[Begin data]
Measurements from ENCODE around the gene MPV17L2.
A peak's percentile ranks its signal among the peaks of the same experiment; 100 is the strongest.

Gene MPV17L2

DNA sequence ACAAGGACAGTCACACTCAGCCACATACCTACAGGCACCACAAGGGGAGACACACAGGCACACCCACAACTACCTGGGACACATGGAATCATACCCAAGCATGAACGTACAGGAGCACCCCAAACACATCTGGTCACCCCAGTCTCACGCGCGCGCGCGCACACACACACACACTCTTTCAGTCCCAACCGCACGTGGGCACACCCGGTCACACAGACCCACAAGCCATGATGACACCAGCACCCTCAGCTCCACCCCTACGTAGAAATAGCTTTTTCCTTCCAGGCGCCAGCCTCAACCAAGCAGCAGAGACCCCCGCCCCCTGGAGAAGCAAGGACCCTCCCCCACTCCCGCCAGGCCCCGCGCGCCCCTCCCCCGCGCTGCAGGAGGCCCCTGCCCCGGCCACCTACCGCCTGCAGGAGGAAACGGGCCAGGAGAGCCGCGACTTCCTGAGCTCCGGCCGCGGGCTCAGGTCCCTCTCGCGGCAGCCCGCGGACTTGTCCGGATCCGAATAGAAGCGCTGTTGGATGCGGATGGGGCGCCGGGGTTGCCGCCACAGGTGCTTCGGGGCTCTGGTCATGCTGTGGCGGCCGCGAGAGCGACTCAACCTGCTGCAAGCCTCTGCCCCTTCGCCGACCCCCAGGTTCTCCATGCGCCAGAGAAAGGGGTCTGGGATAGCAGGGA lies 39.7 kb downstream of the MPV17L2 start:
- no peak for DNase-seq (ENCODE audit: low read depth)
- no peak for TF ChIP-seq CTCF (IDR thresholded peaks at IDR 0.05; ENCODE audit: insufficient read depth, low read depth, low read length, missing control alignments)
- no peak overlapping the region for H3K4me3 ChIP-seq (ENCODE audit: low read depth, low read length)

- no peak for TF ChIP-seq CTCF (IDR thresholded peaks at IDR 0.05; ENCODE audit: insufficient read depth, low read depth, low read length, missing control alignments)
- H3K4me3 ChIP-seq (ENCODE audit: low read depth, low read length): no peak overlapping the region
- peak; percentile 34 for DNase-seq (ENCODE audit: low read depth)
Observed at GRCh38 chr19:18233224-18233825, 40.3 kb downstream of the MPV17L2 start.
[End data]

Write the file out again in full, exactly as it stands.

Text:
Measurements from ENCODE around the gene MPV17L2.
A peak's percentile ranks its signal among the peaks of the same experiment; 100 is the strongest.

Gene MPV17L2

DNA sequence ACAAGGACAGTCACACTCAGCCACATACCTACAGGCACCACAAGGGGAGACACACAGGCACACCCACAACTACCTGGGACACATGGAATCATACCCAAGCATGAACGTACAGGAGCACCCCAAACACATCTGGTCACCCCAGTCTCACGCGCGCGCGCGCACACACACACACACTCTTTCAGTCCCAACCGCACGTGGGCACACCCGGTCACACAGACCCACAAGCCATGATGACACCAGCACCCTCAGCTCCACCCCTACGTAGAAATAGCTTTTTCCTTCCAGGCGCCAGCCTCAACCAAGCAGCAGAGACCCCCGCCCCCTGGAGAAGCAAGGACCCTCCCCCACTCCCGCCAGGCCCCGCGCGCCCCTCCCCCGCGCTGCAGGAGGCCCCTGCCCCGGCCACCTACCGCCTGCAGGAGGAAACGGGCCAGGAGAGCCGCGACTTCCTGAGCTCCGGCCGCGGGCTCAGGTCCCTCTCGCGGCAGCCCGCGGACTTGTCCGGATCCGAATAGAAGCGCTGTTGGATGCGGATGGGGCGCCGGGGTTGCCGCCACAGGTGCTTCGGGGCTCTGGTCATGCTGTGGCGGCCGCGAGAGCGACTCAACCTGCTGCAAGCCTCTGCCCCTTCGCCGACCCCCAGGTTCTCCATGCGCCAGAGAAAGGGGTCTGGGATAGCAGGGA lies 39.7 kb downstream of the MPV17L2 start:
- no peak for DNase-seq (ENCODE audit: low read depth)
- no peak for TF ChIP-seq CTCF (IDR thresholded peaks at IDR 0.05; ENCODE audit: insufficient read depth, low read depth, low read length, missing control alignments)
- no peak overlapping the region for H3K4me3 ChIP-seq (ENCODE audit: low read depth, low read length)

- no peak for TF ChIP-seq CTCF (IDR thresholded peaks at IDR 0.05; ENCODE audit: insufficient read depth, low read depth, low read length, missing control alignments)
- H3K4me3 ChIP-seq (ENCODE audit: low read depth, low read length): no peak overlapping the region
- peak; percentile 34 for DNase-seq (ENCODE audit: low read depth)
Observed at GRCh38 chr19:18233224-18233825, 40.3 kb downstream of the MPV17L2 start.